It’s always very educational and inspirering to visit Domaine Hubert Lamy in Saint-Aubin.
Olivier Lamy is always testing new ways of improving his already magnificent wines, he experiments with the pruning of the vines, the number of vines planted per hectare, the closures and also with the time the wine spend on cask and tank before bottling.
Normally the Hubert Lamy wines spend 12 to 18 month og cask and tank before bottling. But Olivier is doing experiments where he keeps the wines longer on tank before bottling.
In the 2009 vintage he bottled two cuvees of Saint-Aubin Remilly .. the regular after 18 month on cask and tank, and a late bottled cuvee after 24 month on cask and tank.
We did a blind tasting the two cuvees … and the difference was quite stunning.
The tasting of the two cuvees
The regular cuvee show the somewhat weighty richness of the 2009 vintage, a quite expressive wine offering yellow orchard fruits with a nice slightly developed complexity .. hints of coffee. On the palate quite rich and slightly dense, with a good focus and energy from the mineralic terroir. The alcohol seems a bit forward. Focus and definition improves in the glass, but it is after all a 2009.
The cuvee bottled after 24 month on cask and tank seems much fresher and more focused. The bouquet is fresher with a lovely citrus infused minerality .. the fruit seems lighter and more energetic. It’s not very 2009ish … as it seems more vibrant, focused and energetic. One could argue that it’s offering less complexity at the moment … but this improves somewhat in the glass.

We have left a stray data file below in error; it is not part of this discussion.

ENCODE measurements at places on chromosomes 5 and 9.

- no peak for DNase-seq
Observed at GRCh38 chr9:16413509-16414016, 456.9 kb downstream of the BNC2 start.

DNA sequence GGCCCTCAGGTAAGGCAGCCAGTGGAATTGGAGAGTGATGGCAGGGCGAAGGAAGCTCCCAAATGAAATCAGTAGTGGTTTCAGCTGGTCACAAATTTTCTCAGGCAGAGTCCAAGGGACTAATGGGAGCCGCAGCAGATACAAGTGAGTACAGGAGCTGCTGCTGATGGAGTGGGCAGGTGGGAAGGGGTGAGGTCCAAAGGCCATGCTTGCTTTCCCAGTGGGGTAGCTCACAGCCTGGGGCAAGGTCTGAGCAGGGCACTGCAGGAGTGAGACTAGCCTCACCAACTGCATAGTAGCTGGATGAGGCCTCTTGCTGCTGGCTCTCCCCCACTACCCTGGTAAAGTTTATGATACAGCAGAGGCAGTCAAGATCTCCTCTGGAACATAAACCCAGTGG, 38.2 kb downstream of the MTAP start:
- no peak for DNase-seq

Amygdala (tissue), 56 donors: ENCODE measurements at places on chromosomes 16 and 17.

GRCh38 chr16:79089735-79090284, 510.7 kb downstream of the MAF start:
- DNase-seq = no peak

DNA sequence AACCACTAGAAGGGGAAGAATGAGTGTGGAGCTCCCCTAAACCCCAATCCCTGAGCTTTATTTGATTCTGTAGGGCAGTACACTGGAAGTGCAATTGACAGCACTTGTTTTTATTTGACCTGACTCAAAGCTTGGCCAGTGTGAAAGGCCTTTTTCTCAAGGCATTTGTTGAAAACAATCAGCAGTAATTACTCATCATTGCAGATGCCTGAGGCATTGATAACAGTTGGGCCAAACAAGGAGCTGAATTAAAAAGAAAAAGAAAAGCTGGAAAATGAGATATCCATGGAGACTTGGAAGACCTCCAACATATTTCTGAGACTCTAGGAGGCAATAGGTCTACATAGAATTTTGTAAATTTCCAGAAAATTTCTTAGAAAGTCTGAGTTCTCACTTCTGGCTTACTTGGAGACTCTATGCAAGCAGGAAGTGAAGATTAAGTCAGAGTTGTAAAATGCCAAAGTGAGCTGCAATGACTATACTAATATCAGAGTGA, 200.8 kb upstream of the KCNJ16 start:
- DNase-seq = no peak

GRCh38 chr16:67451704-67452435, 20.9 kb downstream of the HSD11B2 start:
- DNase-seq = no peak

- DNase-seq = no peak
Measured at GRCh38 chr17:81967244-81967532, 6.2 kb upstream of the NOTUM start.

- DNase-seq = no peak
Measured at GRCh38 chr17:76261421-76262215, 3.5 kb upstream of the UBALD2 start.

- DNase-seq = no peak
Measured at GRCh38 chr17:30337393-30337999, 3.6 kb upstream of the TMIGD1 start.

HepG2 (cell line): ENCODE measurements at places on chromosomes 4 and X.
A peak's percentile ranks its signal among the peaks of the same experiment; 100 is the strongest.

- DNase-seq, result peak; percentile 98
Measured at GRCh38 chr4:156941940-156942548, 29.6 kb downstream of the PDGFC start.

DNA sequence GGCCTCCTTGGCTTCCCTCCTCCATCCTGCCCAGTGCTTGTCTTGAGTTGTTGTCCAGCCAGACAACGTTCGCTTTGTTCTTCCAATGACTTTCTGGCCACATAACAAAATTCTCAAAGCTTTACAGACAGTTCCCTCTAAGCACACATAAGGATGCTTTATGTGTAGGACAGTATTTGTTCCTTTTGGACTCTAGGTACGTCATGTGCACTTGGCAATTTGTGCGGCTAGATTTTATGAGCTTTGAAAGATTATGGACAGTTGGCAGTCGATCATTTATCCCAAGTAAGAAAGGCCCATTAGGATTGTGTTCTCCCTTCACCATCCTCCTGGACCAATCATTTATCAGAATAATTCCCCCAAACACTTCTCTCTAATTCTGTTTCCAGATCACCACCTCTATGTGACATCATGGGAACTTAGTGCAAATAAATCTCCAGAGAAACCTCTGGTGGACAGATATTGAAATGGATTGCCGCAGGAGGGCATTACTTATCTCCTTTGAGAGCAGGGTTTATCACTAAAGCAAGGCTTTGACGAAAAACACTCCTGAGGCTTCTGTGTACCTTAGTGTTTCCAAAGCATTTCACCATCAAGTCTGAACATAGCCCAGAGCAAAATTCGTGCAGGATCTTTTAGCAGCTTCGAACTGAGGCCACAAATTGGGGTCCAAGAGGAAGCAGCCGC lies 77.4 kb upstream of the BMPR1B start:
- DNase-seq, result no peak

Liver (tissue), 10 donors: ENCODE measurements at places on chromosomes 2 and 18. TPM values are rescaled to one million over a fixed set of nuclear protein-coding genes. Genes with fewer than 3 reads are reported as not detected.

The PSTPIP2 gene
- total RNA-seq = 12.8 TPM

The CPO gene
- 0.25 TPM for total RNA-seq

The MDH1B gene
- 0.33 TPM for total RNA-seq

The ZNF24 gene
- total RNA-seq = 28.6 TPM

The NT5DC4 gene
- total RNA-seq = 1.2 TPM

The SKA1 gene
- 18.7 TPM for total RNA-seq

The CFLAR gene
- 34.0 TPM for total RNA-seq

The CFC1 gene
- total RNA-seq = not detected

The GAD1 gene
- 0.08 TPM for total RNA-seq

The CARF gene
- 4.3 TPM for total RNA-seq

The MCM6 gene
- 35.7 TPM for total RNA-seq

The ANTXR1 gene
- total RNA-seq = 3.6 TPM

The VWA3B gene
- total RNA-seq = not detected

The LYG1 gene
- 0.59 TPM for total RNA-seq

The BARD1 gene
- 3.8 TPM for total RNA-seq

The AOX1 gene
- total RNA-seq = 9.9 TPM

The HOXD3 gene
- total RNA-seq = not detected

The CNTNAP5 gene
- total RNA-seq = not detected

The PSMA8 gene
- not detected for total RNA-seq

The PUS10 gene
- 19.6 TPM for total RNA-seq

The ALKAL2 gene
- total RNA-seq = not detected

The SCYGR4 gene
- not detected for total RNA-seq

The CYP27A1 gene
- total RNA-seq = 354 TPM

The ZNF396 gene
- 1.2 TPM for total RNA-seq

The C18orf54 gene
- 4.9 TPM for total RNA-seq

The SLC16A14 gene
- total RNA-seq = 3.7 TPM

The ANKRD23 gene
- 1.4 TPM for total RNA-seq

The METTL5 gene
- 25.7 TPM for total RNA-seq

Bottom line .. two very different bottles of the same wine. I prefered the 24 month cuvee in this case, as it really benefits from the additional freshness.
The effect of late bottling
According to Olivier Lamy the effect of the extended time on cask/tank depends on the vintage.
In rich and hot years like 2009 the additional months on tank gives more focus and freshness to the wine, while it in lean and acidic vintages the longer elevage presumably add some weight and body to the wine.
This is however not the whole story … Olivier.. continues …
The longer elevage is possible if the grapes have good maturity and a nice acidity. Furthermore the SO2 need to be kept at a reasonable level – otherwise it will block the evolution of the wines. The cellar must be quite cold, and the use of new oak fairly low. Finally the wine must be in contact with the lees during the elevage.
According to Olivier the old Vignerons say that the wines should pass two Easters before bottling .. i.e more than 18 month.
This is very interesting indeed …